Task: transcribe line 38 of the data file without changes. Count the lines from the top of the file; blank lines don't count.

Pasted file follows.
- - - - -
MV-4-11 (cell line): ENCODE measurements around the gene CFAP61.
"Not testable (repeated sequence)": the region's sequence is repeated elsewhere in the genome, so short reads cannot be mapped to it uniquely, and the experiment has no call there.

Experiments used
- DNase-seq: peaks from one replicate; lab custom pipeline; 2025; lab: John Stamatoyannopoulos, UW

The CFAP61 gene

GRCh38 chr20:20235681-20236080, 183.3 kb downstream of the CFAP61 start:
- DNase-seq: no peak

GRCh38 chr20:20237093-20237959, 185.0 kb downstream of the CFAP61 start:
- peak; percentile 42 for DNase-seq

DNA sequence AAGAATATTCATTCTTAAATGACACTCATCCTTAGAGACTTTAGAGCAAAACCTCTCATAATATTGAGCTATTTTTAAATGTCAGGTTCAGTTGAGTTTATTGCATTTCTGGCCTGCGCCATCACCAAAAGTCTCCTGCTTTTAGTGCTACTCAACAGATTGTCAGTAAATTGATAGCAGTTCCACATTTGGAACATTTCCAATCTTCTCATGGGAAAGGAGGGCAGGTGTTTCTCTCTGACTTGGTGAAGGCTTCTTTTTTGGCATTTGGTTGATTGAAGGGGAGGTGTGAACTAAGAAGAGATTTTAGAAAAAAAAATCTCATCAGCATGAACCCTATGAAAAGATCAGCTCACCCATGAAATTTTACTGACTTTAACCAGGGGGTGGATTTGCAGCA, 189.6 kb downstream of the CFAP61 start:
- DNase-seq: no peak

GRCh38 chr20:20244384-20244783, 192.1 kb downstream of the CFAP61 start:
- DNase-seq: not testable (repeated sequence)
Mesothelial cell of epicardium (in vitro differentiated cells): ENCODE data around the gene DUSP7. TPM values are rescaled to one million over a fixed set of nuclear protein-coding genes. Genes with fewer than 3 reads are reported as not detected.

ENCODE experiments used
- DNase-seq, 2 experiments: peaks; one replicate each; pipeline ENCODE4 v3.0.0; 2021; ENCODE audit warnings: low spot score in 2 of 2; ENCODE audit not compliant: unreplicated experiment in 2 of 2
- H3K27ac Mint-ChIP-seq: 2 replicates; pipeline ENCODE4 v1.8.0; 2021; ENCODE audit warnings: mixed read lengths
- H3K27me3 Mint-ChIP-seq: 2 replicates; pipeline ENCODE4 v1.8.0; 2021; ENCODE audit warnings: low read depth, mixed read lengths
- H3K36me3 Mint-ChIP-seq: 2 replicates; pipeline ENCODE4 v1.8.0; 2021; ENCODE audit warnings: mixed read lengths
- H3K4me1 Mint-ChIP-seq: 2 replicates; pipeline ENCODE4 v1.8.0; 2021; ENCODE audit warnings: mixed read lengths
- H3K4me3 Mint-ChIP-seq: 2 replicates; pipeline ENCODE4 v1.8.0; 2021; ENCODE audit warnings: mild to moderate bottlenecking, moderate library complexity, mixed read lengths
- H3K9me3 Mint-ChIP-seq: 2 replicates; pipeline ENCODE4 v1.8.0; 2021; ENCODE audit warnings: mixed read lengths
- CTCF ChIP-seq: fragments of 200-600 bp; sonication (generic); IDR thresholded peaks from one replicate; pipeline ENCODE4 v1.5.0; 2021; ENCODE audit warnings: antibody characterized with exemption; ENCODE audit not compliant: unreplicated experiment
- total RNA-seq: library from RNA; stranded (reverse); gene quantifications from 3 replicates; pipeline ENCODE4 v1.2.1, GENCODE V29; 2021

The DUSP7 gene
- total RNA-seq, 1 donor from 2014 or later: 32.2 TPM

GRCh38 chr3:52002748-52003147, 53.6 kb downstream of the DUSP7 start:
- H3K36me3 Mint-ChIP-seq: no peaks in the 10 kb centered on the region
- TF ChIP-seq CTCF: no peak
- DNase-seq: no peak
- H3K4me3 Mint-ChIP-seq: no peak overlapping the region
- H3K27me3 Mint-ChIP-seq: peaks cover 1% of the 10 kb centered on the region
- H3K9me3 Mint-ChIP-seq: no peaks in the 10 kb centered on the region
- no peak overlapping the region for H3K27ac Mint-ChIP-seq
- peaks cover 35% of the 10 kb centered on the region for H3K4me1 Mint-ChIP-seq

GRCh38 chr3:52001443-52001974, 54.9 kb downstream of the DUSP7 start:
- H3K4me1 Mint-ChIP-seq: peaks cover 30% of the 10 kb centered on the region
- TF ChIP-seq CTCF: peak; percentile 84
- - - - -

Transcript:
- TF ChIP-seq CTCF: peak; percentile 84